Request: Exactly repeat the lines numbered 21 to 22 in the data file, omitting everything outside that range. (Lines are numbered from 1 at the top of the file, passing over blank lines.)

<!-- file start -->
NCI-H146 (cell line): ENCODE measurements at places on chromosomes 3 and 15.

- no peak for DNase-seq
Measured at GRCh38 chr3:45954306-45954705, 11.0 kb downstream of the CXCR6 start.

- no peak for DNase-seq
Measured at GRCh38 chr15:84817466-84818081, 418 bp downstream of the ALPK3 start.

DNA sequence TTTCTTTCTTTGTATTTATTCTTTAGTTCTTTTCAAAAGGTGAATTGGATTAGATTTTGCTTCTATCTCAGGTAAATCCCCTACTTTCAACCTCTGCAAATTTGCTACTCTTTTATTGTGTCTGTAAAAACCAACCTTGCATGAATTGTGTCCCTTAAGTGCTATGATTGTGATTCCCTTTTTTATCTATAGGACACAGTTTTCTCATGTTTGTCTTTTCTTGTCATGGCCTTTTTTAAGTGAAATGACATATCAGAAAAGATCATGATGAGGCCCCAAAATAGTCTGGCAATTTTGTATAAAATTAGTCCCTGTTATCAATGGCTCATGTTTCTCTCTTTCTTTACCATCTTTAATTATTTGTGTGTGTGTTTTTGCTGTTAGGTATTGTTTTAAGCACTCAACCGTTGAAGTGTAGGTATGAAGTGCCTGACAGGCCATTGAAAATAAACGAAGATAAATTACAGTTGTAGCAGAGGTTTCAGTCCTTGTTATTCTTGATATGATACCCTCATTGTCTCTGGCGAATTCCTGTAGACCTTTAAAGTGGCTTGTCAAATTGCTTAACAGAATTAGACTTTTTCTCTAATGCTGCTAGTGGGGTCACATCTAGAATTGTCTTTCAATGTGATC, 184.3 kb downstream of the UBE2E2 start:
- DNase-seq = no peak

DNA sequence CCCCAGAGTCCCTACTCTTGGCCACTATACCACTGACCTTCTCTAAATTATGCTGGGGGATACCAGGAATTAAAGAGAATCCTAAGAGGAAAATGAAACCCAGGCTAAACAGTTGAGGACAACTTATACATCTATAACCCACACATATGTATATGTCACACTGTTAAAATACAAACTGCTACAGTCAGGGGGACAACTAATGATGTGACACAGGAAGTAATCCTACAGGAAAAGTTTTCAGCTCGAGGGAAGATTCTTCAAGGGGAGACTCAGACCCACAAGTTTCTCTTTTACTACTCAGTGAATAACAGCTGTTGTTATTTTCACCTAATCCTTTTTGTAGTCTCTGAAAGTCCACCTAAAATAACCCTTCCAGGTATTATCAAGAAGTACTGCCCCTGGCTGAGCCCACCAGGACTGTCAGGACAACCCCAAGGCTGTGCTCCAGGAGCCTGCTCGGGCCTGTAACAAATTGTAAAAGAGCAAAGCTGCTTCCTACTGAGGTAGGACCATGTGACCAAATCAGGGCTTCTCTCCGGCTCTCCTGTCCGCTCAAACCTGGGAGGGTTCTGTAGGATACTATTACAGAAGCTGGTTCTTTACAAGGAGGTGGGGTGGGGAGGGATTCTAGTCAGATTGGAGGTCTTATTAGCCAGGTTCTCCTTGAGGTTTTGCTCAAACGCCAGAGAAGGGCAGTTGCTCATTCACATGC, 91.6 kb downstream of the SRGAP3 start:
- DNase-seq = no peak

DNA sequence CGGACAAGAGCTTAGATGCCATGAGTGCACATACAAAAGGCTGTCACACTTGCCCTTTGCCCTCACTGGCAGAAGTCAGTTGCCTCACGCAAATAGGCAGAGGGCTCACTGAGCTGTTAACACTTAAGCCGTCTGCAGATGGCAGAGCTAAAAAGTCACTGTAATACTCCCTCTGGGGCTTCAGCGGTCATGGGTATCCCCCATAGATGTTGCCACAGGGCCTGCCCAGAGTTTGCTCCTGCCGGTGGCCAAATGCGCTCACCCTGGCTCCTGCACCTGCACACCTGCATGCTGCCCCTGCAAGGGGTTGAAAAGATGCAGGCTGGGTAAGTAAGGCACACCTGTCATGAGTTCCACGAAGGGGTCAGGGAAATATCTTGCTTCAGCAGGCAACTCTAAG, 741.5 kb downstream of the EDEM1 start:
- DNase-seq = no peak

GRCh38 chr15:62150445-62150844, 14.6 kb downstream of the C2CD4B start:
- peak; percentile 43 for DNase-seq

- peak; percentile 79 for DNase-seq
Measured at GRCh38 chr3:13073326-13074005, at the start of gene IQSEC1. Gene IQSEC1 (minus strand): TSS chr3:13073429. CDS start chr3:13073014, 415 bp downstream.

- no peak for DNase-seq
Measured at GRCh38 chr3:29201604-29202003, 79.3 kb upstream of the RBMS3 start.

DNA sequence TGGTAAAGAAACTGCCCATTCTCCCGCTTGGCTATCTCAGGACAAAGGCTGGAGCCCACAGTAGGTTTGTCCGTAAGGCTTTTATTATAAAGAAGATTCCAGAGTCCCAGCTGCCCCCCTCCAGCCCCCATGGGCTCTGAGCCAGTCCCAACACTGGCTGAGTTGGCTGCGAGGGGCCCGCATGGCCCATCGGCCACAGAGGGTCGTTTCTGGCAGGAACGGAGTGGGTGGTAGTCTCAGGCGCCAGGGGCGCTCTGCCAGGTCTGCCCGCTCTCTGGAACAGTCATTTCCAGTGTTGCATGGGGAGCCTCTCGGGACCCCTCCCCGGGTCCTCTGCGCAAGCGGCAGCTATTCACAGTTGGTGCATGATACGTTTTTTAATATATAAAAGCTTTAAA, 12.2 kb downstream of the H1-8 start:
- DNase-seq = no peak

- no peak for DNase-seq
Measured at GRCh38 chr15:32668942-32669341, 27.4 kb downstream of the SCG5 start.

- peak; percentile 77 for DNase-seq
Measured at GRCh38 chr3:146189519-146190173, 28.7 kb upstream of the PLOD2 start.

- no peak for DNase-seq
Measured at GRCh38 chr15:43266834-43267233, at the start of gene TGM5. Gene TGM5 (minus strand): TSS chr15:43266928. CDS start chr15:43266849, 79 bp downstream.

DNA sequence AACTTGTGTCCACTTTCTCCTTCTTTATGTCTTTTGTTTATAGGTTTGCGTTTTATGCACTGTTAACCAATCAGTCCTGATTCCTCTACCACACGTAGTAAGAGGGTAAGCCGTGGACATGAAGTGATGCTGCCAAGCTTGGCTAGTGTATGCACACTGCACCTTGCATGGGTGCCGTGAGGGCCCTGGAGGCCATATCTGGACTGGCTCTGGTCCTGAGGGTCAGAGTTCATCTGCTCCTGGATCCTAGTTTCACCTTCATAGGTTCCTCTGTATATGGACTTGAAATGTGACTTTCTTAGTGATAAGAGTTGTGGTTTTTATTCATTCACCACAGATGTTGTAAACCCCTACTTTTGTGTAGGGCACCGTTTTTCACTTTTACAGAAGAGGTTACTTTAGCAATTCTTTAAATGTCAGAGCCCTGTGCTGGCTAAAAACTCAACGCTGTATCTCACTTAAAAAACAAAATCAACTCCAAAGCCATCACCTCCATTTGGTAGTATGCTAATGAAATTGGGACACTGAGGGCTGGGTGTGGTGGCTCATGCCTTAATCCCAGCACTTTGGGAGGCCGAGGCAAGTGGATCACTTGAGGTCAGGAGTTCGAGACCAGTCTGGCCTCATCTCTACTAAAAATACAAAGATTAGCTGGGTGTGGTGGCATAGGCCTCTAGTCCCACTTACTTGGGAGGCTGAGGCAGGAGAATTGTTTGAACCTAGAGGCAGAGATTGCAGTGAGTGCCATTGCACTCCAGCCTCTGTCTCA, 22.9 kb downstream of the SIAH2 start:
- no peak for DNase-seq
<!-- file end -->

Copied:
Measured at GRCh38 chr15:32668942-32669341, 27.4 kb downstream of the SCG5 start.

- peak; percentile 77 for DNase-seq